A customs user fee is an amount of money charged for processing goods through customs. NAFTA allows the Parties to maintain existing merchandise processing fees, however, no Party may adopt customs user fees for originating goods.
NAFTA details specific conditions regarding the nature and scope of responsibility with respect to intellectual property rights of the United States, Mexico, and Canada. Intellectual property rights refers to copyright and related rights, trademark rights, patent rights, rights in layout designs of semiconductor integrated circuits, trade secret rights, plant breeders' rights, rights in geographical indications and industrial design rights.
List of harmonized laboratory methods accepted by the customs laboratories of Canada, Mexico and the United States for determining the specified physical and chemical properties for customs processing including admissibility and classification within the Harmonized Tariff System.
This guide was designed to only provide general information on the North American Free Trade Agreement. Detailed information and advance rulings should be obtained from the sources listed in chapter 15 of this guide, particularly from the customs administration of each NAFTA country.
NAFTA rulings are specific rulings issued by the customs authority on NAFTA issues.
The NAFTA Verification/Audit Manual is developed to support the verification of goods for which NAFTA preferential tariff treatment has been claimed comply with the rules of origin. This trilateral guide details the recommended technical verification framework to be observed by each Party when conducting NAFTA verifications. This trilaterally agreed upon manual also provides significant automobile information.
The term "Agreement" refers to the North American Free Trade Agreement. It is the actual text of the preferential trade agreement between Canada, Mexico and the United States as implemented January 1, 1994.
The North American Free Trade Agreement (NAFTA), is a comprehensive agreement that came into effect on January 1, 1994, creating the world's largest free trade area. Article 102 of the Agreement details the objectives of NAFTA. Among its main objectives is the liberalization of trade between Canada, Mexico and the United States, stimulate economic growth and give the NAFTA countries equal access to each other's markets.
Under NAFTA, packaging and packing are used in different contexts. Packing refers to the materials and containers used to protect a good during transportation, but does not include packaging materials and containers.
Under NAFTA, Canada, Mexico or the United States may impose criminal, civil or administrative penalties for violation of their laws and customs procedures.
Generally, NAFTA claims are made at the time of importation. However, NAFTA allows for a NAFTA claim to be made by the importer within one year from the date of importation.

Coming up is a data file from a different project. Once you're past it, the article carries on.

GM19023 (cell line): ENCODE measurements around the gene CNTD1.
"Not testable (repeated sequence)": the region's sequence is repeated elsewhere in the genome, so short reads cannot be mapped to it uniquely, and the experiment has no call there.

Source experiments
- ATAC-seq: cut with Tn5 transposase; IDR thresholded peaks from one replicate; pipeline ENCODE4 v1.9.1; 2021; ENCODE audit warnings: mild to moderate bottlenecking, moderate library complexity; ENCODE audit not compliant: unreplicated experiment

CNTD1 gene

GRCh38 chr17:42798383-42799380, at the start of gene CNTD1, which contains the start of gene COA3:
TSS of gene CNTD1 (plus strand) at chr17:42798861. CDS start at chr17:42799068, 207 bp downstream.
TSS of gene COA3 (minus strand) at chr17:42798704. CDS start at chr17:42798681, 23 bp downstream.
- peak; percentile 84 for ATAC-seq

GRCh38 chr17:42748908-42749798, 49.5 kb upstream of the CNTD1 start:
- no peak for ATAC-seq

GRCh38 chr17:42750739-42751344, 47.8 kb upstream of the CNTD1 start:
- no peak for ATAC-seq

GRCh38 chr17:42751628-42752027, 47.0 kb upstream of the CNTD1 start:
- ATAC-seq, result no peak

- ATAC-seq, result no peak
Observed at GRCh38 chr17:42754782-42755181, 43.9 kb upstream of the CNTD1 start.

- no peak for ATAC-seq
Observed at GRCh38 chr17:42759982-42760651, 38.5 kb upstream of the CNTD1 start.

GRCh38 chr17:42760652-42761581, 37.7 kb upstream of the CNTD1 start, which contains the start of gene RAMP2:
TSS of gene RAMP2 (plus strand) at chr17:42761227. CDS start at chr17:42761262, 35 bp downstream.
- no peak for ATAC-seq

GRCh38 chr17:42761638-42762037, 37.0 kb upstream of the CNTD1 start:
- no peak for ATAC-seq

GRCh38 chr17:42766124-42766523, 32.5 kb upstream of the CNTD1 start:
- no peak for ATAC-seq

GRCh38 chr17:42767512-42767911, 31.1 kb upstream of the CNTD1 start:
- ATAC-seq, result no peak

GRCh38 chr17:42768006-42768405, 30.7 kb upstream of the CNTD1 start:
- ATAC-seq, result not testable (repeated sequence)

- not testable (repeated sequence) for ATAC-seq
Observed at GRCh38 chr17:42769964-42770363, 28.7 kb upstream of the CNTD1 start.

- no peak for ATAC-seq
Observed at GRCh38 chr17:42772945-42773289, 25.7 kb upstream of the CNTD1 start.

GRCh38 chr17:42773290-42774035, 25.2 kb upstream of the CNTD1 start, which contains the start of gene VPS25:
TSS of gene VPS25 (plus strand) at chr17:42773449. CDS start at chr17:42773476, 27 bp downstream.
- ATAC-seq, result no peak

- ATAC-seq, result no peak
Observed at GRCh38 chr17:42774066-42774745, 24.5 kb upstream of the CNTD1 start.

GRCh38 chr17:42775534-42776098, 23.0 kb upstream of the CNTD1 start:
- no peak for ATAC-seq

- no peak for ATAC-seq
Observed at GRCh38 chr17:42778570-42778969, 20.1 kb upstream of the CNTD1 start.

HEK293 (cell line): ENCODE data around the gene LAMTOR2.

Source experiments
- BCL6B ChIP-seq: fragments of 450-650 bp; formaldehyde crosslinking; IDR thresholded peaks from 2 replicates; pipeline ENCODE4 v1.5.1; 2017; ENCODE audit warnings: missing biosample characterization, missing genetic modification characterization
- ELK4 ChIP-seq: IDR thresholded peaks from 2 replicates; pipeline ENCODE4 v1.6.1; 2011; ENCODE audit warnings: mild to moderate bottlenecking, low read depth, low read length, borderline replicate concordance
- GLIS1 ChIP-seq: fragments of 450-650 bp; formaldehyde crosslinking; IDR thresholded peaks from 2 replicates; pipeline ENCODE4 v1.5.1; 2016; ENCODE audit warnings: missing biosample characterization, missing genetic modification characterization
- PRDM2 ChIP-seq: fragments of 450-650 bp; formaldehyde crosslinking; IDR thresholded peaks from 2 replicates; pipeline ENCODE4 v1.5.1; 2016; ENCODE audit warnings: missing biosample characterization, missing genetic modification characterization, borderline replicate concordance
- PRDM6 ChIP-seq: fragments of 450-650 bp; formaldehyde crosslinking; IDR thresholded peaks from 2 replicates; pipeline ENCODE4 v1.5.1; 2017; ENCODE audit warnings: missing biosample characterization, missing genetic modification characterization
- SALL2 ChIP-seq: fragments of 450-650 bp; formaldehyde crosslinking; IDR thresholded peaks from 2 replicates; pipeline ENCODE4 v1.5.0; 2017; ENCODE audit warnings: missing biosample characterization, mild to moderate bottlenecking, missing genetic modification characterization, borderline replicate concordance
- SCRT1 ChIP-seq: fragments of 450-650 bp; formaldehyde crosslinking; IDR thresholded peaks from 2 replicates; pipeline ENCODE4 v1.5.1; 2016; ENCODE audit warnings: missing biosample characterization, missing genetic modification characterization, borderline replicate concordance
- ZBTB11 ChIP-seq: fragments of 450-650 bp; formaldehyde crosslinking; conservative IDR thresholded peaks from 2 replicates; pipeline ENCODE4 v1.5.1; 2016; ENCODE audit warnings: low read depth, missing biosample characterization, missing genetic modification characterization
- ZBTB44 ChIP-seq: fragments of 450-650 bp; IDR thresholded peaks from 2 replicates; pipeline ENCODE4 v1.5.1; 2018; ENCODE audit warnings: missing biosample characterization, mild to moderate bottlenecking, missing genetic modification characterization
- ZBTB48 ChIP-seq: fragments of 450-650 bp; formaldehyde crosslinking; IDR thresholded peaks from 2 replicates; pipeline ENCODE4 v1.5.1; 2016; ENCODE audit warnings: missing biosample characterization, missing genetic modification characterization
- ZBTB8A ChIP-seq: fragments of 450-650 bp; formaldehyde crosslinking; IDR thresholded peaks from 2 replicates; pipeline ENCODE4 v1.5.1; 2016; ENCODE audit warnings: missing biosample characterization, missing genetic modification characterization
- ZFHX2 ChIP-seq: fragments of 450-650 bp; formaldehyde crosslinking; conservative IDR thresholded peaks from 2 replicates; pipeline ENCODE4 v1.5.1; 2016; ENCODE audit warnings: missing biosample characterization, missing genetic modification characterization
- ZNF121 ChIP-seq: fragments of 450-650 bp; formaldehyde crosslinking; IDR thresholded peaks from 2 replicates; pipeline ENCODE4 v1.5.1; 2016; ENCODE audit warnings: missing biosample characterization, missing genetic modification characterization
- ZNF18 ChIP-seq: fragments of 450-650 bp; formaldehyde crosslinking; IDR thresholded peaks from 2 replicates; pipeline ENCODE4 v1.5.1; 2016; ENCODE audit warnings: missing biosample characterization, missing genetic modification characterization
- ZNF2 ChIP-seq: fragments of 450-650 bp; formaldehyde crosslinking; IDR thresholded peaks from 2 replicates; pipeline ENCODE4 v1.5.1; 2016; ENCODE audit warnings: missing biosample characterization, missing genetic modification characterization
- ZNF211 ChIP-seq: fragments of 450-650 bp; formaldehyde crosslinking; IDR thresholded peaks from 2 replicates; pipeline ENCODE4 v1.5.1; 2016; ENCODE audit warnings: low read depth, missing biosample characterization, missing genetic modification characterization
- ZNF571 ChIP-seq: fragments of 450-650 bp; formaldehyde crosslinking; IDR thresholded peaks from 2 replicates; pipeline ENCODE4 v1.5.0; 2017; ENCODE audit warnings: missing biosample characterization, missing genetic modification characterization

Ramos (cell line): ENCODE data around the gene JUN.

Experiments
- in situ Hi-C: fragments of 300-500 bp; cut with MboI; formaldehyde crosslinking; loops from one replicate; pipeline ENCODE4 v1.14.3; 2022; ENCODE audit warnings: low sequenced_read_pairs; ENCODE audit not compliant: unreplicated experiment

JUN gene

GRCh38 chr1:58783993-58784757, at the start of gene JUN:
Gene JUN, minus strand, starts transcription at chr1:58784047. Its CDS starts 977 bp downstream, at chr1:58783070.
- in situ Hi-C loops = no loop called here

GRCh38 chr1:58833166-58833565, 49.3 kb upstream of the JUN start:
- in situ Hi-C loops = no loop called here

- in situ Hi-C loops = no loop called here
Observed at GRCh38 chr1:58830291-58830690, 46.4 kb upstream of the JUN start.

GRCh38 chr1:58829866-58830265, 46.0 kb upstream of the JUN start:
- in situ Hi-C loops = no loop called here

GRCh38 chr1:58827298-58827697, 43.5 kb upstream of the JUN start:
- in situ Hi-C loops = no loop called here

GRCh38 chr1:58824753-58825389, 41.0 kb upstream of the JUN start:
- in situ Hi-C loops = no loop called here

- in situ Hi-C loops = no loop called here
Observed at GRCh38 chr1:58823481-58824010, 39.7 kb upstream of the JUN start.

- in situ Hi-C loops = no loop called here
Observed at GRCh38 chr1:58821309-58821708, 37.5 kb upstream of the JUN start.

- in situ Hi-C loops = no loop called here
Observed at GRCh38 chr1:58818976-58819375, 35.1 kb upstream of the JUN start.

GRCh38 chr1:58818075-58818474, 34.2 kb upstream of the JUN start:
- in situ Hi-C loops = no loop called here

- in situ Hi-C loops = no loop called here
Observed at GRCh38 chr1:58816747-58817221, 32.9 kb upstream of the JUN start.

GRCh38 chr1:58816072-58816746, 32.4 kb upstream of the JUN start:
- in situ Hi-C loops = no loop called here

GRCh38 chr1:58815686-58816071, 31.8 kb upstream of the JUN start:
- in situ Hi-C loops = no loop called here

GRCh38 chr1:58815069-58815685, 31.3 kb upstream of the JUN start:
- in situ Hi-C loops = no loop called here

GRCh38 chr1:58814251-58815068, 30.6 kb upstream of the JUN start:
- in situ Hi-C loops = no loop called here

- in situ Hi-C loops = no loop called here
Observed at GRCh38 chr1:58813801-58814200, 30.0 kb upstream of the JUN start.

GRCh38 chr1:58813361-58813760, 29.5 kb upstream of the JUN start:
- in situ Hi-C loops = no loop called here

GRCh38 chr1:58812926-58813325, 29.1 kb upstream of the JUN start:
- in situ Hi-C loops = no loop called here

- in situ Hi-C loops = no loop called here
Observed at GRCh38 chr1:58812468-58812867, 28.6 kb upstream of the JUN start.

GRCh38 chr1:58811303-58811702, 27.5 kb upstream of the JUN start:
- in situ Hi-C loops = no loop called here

The following Canadian goods may be subject to a reduced tariff rate quota (TRQ): sugar, beef, dairy, peanut butter and paste, cotton, apparel and cotton.
The following Mexican goods may be subject to a reduced tariff rate quota (TRQ): beef, apparel, fabric and yarn.
Click here for an overview of quota. Go to the Commodity Graph Report for current fill levels. Go to the TPL Threshold to Fill List to see almost closed and closed quotas.
All records related to a preferential duty claim under NAFTA must be kept for a minimum of five years.
Under the NAFTA, Canada, Mexico and the United States do not assess customs duties on goods that have been repaired or altered within the NAFTA territories regardless of origin.
A list of resources where you can find information on NAFTA.
Rules of Origin includes both the General Rules of Origin used to determine whether or not a good or material is eligible for NAFTA preferential treatment and the Specific Rules of Origin used to determine if a foreign material becomes originating in the NAFTA territories.
The Standards document sets forth the uniform regulatory standards adopted by Canada, Mexico and the United States for purposes of implementing the preferential tariff treatment and other customs-related provisions of the NAFTA.
Article 305: Temporary Admission of Goods requires duty-free admission of certain goods from another NAFTA country.
Under limited specific circumstances, NAFTA allows goods to leave the NAFTA territories and re-enter the territories with a NAFTA claim.
This section covers specifics on calculating NAFTA value, determining the regional value content of goods and materials, regional value content for automobiles, etc.
Verifications is the process used to by the customs authorities to determine whether a good qualifies as NAFTA originating when a preferential duty rate has been claimed.
General Note 12(t), Harmonized Tariff Schedule of the United States09/22/2009
3810-014A The Certificate of Origin for the North American Free Trade Agreement (NAFTA); Procedural Updates, and New Acceptable Formats07/26/2005